“Sukkot is the Jewish Burning Man,” my friend said to me in the waning moments of Sukkot last year — as we sat on low cushions in his sukkah with friends, red wine and the divine Ushpizin joining us for the end of the holiday.
It was a lovely conclusion to Sukkot, which has long been my favorite Jewish holiday. Last year felt like an especially long holiday season because, just before Rosh Hashanah, I went to Burning Man for the first time, joining more than 50,000 other people in the Nevada desert for a week.
This year, there has been a slightly longer stretch between the end of Burning Man – which ran Aug. 29 to Sept. 5, and which I attended again — and Sukkot, which started Oct. 12.
This year’s theme at Burning Man theme was “Rites of Passage.” It was perfect timing, as the beginning Elul (marking a period of reflection) came during my week “on the playa.”
This year I joined a camp called Sukkat Shalom, where the motto comes from the daily Amidah prayer: “… nourish the faith of those who sleep in the dust.” Of course, in a place where the fine dust of the playa coats everything, this has an additional meaning beyond the traditional statement of faith in the messianic resurrection.
To mark the beginning of Elul, we began blowing the shofar, met for Kiddush levana and hosted a Kabbalat Shabbat/potluck dinner for about 350 people.
There were numerous other Jewish happenings at Burning Man — including Jewish weddings, a bat mitzvah, a “burn mitzvah” (for 13-year attendees) and a “dust mikvah.”
And then there was “Jewish Motherly Advice” dispensed by Mama Lisa, along with bagels and lox. “Everyone needs motherly advice,” was her motto, “but who wants to hear it from their own mother?”
The organizers of these various events seem to have understood what Rabbi Eve Ben-Ora, an educator and the in-house rabbi at the JCC of San Francisco, has said about Jewish culture today: “The question is not ‘How Jewish is it?’ but ‘How do we make it Jewish?’ ”
Last year, as we were leaving Sukkot and moving into Shemini Atzeret, I began to see a lot of parallels between Sukkot and Burning Man.
Back when the Temple stood in Jerusalem, Sukkot was the main Jewish festival of the year. The Talmud tells us that a major element of Sukkot was a water-drawing ritual that was accompanied by a festival of fire that lasted all night and included fire-juggling, music, singing, dancing and enough torches to illuminate all of Jerusalem.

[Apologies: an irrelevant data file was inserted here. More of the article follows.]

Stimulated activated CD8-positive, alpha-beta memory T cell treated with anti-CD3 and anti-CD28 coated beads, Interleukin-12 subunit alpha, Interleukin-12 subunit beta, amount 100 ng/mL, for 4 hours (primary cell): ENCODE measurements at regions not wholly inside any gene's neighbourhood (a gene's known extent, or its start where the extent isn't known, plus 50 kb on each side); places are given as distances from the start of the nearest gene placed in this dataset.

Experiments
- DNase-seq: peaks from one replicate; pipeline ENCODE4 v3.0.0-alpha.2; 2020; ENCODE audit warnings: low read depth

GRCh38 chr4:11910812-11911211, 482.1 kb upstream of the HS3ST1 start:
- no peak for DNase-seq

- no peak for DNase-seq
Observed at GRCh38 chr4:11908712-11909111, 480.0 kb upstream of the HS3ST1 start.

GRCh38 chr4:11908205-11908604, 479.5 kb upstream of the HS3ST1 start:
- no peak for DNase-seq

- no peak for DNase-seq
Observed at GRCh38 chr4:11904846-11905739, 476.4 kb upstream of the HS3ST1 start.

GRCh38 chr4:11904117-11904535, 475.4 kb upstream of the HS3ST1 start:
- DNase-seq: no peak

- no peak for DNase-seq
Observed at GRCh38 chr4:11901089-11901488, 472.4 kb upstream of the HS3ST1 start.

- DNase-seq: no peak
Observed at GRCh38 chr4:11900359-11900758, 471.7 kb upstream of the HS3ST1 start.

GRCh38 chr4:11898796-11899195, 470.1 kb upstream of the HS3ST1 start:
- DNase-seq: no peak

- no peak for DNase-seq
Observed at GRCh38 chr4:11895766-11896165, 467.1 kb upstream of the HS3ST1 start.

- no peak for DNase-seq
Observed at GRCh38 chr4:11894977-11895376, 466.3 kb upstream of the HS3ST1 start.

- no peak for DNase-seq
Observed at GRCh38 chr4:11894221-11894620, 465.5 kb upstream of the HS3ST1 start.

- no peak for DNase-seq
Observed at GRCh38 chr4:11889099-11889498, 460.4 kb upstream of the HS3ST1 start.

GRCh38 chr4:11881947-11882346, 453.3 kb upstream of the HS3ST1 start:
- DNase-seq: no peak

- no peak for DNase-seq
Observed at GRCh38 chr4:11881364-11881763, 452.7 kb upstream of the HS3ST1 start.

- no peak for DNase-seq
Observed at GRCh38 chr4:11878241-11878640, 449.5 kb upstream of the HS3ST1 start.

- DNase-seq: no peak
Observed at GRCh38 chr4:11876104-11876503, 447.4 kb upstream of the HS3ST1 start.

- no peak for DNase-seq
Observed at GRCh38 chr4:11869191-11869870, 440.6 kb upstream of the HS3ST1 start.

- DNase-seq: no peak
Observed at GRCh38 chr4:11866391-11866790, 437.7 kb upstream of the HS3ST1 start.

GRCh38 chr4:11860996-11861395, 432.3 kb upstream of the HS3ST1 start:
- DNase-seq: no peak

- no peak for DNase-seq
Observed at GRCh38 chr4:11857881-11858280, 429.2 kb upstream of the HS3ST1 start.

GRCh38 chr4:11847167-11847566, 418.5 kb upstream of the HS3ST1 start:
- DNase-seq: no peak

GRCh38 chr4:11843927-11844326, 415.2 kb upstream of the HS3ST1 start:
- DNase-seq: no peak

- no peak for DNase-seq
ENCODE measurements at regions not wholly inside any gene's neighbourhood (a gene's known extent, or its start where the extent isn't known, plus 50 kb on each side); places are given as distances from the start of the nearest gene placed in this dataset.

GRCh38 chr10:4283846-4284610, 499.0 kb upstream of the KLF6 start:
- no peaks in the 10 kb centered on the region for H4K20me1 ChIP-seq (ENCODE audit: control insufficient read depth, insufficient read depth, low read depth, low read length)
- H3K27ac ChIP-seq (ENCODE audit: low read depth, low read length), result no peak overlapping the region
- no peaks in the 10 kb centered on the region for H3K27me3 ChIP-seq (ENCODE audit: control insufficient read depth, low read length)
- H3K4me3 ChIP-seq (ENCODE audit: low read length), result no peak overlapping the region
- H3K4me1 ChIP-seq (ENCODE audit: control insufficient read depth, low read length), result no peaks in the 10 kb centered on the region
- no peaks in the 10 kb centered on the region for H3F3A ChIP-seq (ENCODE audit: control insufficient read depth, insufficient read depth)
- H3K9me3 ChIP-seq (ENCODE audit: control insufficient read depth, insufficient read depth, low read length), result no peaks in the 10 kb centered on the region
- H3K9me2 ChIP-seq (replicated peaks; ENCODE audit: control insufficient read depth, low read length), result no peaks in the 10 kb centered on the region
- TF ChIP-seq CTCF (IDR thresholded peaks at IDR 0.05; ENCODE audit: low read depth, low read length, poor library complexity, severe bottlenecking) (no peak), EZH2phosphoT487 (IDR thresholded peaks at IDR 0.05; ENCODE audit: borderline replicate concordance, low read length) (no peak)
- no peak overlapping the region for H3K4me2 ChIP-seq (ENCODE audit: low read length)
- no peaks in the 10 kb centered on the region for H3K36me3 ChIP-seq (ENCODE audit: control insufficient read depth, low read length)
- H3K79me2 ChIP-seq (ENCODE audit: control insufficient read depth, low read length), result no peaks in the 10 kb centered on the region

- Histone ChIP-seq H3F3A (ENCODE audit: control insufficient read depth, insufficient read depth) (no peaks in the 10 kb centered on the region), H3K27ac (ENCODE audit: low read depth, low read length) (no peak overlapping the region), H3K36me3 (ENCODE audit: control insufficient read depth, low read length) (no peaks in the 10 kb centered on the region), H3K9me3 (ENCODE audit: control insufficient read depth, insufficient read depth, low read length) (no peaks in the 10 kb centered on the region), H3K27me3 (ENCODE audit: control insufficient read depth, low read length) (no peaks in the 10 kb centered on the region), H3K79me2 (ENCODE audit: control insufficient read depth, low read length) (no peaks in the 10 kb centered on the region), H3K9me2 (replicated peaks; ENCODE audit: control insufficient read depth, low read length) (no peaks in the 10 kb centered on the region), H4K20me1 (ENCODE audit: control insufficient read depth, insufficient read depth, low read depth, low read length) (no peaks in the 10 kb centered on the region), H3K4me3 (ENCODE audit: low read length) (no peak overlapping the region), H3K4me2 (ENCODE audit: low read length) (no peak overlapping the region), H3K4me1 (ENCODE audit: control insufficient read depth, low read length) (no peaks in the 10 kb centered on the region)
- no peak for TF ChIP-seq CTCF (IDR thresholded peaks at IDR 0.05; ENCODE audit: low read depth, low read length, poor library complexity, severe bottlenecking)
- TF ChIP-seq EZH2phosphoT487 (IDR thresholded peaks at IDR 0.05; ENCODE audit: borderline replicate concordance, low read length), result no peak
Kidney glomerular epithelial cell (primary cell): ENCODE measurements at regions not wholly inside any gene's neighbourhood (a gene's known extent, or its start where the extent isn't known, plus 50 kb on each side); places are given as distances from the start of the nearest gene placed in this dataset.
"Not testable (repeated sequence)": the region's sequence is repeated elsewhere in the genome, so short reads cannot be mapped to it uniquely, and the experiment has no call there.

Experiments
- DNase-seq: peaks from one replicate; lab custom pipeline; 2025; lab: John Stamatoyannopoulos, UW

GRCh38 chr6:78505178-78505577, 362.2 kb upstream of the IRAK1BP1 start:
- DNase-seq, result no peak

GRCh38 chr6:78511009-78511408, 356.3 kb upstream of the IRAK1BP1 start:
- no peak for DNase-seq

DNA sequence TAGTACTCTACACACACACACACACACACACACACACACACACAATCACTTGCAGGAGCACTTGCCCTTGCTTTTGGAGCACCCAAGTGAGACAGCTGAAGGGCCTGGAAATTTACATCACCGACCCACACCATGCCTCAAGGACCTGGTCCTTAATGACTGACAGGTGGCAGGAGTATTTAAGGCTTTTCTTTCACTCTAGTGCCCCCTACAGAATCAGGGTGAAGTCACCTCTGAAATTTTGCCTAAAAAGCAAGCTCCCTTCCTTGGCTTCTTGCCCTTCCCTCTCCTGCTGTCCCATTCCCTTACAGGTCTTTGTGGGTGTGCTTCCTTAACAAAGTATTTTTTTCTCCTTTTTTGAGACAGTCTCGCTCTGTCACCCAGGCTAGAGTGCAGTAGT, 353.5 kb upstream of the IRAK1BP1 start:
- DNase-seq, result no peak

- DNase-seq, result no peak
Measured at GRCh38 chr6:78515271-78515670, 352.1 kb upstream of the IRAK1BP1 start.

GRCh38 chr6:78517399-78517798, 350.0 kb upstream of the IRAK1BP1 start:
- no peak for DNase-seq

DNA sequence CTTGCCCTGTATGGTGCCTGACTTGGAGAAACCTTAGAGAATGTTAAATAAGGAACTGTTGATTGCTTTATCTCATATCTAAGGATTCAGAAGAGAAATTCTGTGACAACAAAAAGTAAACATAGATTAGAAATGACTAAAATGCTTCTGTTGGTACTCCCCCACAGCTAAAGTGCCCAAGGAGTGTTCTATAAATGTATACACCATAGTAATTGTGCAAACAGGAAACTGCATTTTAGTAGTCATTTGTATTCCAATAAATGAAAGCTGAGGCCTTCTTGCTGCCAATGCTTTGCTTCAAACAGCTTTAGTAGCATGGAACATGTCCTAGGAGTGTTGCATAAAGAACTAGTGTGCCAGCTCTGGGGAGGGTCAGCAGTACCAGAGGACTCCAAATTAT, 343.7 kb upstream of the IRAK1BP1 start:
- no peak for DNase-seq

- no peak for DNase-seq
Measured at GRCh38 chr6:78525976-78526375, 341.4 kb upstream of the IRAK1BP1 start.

We are told that whomever “has not seen the rejoicing at the place of the Water Drawing has not seen rejoicing in his life.” This certainly sounds a lot like some of the major aspects of Burning Man: all kinds of illumination, including fire performances accompanied by music and dancing all night.
I had always wondered how — and why — thousands of people would go to Jerusalem and camp out in huts for a week.
Now, after two straight trips to Burning Man, I have my answer. As Ecclesiastes, the traditional scroll that is read on Sukkot, advises: “There is nothing worthwhile for a man but to eat and drink and afford himself enjoyment with his means.”
But while this might make it sound like partying is the main thing, in both cases, this is only on the surface; at a deeper level, the celebrations are about the transitory, temporary, evanescent essence of life.
A sukkah, which takes so much time and effort to build, comes down after a week — so much like Burning Man, where a city arises for a week, only to disappear into the dust of the Nevada desert. Some people spend a year preparing an art, food or performance project for one glorious week of gifting it away (there is no money allowed at the event, much like Shabbat and chag).
And afterward, the entire encampment is cleared to a point where there is no trace left.
The deeper lesson of Sukkot (and Burning Man) is the transitory nature of our existence in the world — just like the point of Ecclesiastes, “all is ephemeral.”
The ends of the weeklong events are also similar. In the Bible, Sukkot is followed by Shemini Atzeret, the final holiday of the biblical holiday cycle, a somber day of recovery from the partying of the previous day and week.
Similarly, after the giant party that accompanies the ritualistic burning of “the man” on Saturday night, Burning Man concludes with the silent Sunday night burning of “the Temple,” a place where people leave notes to friends and loved ones who have passed on.
It’s too bad that Sukkot is mostly a lost holiday here in the United States. I’d even guess that there were more Jews from the Bay Area at Burning Man than will actually dwell in a sukkah this year.
I’m not saying that Burning Man has religious elements, especially Jewish ones. Rather, I’m suggesting that we see a shared human impetus for ritualized gathering that heightens the feeling of being alive, precisely because we are temporarily taken out of our usual routines.
Our awareness of life’s passage is sharpened, intensifying our feelings of joy and sorrow. Upon reflection, I think my friend’s comment was not quite right. Sukkot is not the Jewish Burning Man, as he said; rather, Burning Man is a contemporary version of Sukkot.
Ron Feldman earned his Ph.D. in Jewish history and culture at the Graduate Theological Union in Berkeley, where he now is a visiting scholar. He has taught Jewish studies at four local universities and is the CFO of the JCC of the East Bay.